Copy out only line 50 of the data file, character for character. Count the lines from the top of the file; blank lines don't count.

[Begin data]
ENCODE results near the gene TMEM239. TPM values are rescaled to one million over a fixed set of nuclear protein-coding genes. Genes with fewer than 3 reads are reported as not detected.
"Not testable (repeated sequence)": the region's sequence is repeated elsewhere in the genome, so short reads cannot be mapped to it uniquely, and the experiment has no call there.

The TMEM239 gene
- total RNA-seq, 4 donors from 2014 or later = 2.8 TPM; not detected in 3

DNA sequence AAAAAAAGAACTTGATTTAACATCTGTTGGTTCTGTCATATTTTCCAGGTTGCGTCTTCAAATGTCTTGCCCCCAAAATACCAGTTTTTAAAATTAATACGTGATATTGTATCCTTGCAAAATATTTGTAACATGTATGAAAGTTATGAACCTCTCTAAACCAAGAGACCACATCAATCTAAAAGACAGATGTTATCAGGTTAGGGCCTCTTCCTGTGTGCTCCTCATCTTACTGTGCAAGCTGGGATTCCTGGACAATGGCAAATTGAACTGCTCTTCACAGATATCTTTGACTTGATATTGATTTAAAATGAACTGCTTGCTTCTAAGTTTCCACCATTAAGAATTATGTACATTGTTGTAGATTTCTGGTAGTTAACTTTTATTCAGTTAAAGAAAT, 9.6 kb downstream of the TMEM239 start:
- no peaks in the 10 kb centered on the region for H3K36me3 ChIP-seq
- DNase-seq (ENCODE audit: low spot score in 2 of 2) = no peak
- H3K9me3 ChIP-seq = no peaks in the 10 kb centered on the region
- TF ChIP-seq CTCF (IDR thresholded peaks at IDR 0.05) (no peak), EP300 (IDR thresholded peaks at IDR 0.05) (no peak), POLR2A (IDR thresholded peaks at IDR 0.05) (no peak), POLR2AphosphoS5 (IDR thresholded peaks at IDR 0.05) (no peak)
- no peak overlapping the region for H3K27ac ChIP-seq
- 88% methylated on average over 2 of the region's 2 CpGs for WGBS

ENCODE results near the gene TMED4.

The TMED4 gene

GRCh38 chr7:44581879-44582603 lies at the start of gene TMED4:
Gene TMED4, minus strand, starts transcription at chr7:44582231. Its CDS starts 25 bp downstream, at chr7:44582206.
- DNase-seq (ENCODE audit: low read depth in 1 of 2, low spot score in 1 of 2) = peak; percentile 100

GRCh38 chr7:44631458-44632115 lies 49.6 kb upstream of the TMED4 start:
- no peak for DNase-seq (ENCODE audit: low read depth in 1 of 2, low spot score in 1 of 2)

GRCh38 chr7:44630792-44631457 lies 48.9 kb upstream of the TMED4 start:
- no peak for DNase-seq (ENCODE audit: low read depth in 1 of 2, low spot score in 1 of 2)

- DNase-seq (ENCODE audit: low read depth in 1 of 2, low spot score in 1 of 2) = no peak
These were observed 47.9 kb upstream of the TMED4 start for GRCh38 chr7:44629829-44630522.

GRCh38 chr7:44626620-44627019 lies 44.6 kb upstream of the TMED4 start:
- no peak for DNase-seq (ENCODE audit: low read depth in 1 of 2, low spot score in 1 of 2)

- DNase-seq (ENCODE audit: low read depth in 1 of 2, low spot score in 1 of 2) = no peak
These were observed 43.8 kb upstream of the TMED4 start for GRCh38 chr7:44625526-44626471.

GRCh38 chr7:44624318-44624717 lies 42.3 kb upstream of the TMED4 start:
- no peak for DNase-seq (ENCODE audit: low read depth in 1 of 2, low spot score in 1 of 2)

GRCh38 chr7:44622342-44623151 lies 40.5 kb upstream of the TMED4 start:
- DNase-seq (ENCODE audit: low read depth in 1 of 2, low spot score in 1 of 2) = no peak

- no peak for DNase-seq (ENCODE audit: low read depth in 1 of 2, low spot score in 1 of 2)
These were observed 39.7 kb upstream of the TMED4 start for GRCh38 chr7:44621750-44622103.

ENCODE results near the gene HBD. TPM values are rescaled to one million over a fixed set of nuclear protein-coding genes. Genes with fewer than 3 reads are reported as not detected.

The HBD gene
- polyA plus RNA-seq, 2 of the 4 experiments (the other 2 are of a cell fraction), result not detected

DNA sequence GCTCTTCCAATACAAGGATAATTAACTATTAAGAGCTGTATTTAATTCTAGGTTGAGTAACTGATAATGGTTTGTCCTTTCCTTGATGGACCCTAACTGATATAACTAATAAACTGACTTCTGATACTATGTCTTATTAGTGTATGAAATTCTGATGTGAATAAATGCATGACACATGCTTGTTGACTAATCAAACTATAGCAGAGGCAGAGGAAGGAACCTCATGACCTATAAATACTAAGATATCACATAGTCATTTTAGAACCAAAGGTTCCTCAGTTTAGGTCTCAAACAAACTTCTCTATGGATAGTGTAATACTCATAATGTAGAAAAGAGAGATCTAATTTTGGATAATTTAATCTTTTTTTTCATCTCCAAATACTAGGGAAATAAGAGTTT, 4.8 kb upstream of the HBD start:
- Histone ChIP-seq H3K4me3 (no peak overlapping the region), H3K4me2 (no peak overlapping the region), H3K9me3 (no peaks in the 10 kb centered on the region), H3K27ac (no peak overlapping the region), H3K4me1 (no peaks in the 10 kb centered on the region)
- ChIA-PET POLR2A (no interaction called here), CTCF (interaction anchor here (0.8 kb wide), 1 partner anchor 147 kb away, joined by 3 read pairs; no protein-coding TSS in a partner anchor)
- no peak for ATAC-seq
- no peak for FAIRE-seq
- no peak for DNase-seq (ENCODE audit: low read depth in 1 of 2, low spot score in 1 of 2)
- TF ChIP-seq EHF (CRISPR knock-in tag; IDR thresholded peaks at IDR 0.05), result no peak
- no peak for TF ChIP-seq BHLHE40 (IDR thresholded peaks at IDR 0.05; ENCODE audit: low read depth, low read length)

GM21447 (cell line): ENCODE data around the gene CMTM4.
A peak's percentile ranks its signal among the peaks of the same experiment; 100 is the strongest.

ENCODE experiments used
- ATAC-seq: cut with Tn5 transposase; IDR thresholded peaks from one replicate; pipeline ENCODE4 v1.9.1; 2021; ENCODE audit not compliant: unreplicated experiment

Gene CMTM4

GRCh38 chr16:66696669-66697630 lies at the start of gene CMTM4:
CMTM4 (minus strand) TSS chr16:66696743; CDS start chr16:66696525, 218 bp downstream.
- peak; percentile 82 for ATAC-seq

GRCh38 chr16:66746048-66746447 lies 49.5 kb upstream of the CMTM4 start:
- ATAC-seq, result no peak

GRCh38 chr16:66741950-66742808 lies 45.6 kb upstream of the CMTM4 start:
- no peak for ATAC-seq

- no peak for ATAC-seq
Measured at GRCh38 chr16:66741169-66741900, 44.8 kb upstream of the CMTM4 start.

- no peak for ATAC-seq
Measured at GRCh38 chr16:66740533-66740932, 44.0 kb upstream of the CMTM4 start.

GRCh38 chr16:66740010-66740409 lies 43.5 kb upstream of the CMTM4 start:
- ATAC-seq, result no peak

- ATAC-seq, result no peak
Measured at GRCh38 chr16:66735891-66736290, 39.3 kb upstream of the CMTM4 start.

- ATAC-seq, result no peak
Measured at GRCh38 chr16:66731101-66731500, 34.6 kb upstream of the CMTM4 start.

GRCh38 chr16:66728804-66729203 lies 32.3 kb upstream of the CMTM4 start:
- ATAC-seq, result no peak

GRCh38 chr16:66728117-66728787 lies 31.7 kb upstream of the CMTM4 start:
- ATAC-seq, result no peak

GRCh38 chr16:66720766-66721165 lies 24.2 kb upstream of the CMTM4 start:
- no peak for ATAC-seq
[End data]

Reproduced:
CMTM4 (minus strand) TSS chr16:66696743; CDS start chr16:66696525, 218 bp downstream.